Friday, October 28, 2005

Alan Wolfe on Schmitt
Alan Wolfe's essay on the little known philosopher Karl Schmitt (found via Brett) is worth reading, even though it rehashes the familiar theory that liberals are interested in fairness, while conservatives are just interested in winning. But Wolfe also gets a couple of things wrong:
[Republicans] have recently gotten far out of the sheer element of surprise, leaving the news media without a vocabulary for describing their ruthlessness . . .
Actually, the news media do have a vocabulary for describing their ruthlessness. The problem is that they don't use it, partly because another ruthless Republican tactic is to call the media liberal and biased, and partly because they really do seem clueless. In 2000, for example, they could have given us the back story on Karl Rove and George W. Bush, but the media didn't do any historical research. And, of course, the American news media isn't really focused on news in the sense that the rest of the world uses that word.

Thursday, October 27, 2005

Nothing is Completely Indescribable For Certain
Or to put it differently: we can't be certain that something is completely indescribable. There may in fact be things that are, but to claim that something is indescribable implies that one knows one attribute of that thing, namely the attribute of being indescribable. But you should not be able to know any attributes of that thing if it is truly indescribable. So to proclaim the existence of an "indescribable God" doesn't make sense, and thus doesn't work as an argument for an inability to define God.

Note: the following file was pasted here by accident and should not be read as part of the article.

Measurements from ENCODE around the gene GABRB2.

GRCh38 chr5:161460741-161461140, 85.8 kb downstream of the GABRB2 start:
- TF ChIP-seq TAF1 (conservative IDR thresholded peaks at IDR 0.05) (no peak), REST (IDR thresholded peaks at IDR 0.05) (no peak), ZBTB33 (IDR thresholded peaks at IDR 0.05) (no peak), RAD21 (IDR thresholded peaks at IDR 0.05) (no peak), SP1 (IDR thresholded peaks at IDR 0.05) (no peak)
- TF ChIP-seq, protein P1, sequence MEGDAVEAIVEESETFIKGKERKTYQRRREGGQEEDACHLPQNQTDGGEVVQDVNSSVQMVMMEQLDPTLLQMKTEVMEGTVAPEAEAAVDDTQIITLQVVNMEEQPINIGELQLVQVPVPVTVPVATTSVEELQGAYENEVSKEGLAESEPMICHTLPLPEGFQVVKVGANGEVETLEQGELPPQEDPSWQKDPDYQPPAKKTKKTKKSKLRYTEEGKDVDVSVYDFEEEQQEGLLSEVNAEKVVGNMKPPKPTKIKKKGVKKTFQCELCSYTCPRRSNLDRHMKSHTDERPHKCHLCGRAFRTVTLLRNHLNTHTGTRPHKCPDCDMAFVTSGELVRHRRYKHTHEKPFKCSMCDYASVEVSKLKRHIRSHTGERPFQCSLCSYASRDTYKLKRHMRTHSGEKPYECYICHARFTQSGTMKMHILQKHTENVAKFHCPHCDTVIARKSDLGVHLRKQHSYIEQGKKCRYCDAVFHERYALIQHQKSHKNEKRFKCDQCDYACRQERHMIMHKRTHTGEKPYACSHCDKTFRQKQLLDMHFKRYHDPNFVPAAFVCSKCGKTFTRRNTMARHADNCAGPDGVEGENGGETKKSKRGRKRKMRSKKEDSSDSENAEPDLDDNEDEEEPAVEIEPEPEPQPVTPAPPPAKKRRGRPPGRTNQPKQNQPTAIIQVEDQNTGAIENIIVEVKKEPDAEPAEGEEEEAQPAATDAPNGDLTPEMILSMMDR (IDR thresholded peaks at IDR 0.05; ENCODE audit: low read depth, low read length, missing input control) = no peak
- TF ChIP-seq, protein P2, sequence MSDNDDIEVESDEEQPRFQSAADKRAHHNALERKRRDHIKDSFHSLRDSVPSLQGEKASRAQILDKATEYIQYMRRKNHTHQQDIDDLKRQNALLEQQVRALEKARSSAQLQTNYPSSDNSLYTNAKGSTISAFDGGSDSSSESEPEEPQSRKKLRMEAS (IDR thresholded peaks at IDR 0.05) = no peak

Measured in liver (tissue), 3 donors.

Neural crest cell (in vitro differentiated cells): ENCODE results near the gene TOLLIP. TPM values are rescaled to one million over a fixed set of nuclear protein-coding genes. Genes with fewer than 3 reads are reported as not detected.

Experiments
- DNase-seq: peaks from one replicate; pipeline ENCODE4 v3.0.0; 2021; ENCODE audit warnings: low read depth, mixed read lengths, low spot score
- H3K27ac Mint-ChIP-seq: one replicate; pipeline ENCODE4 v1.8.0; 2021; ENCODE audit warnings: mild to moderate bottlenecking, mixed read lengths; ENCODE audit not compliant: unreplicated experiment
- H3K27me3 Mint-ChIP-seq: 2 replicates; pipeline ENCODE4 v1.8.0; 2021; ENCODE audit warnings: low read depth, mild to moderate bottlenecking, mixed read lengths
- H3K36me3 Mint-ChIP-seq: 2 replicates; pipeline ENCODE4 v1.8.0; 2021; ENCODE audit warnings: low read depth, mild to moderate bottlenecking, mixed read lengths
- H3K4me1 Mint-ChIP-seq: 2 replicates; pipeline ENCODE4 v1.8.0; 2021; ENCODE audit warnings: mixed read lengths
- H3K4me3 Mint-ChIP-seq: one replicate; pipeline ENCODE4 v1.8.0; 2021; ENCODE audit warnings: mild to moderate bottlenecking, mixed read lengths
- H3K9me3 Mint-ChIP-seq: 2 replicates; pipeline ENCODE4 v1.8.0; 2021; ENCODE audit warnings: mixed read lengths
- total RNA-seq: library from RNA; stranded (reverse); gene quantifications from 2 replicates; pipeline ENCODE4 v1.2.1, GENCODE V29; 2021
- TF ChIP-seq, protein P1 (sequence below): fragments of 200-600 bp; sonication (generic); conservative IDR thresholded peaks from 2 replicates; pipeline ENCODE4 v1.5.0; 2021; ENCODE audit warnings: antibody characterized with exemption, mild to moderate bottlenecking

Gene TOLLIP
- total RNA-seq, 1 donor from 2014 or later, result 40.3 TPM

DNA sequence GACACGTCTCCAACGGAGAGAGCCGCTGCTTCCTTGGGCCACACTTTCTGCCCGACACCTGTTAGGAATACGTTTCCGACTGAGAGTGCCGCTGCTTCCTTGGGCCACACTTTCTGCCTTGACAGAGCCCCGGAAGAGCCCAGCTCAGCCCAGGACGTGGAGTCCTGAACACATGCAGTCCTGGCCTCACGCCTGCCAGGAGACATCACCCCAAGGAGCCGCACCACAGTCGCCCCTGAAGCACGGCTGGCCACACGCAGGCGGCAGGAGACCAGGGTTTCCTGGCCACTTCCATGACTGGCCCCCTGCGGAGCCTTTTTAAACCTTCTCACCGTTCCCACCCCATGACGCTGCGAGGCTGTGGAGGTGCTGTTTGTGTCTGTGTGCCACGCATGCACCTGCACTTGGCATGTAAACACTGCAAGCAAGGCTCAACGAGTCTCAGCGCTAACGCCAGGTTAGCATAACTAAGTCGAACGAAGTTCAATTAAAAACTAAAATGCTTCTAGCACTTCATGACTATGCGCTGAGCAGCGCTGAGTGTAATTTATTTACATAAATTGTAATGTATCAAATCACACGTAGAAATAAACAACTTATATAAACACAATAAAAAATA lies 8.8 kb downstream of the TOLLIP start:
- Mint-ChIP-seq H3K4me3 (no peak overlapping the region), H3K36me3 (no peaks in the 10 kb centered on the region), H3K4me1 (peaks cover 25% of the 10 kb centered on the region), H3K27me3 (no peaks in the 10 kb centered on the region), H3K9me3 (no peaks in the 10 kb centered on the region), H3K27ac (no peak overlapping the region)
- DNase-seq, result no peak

Wednesday, October 26, 2005

Beethoven, The Five Piano Concertos with Leon Fleisher, George Szell and the Cleveland Orchestra (plus Beethoven's Triple Concerto)

I'm kicking myself for not buying this sooner. Fleisher simply gets everything right.

Sunday, October 23, 2005

WALT: The Other Davidson Station
I just discovered (via Jrod) that WALT the student-run station at Davidson now has a new website featuring podcasts and this notice:
A WALT Freestyle Rap Battle is coming soon to a 900 Room near you - show up this Friday, October 28th at 10 for the best rap Davidson has to offer.

I didn't actually like WALT and my opinion of Davidson was mixed at best so it's odd that cute little nostalgic feelings appear when I hear about stuff like this. And while we're on the subject -- ten years ago I heard Richard Prior conducting the Davidson symphony. And two days ago I heard him conduct the Emory symphony and a Davidson grad was among the second violins.

Monday, October 17, 2005

The New York Times has an interesting article about 43folders and the lifehacker project. It includes a section about Mary Czerwinski, co-author of one of the most elegant studies on information retrieval. She was also kind enough to answer my questions by phone when I was working on my undergrad senior thesis. Surprisingly, the article doesn't mention How do People Work in their Everyday Office Spaces? An Ethnographic Approach.

Monday, October 10, 2005

Sex and Death

I was flipping through a sample copy of a introductory psychology workbook and found this. It's just special. I'll never look at the opening scene of Sunset Blvd. the same way again.

Tuesday, October 04, 2005

Here's an interesting post from Brett Marston that I will not comment on, lest I start swearing.

Happiness is a Warm Statistic

In this otherwise interesting article on happiness, I found this irritating sentence:
But ordinary people believe they are happier than average (an obvious impossibility) and that they'll be even happier in 10 years' time.

It's quite possible for most people to be happier than average. It's not possible for them to be happier than the median. Of course, many traits have a normal distribution so the median and mean are close, but you shouldn't assume that, especially if you're a professional reporter.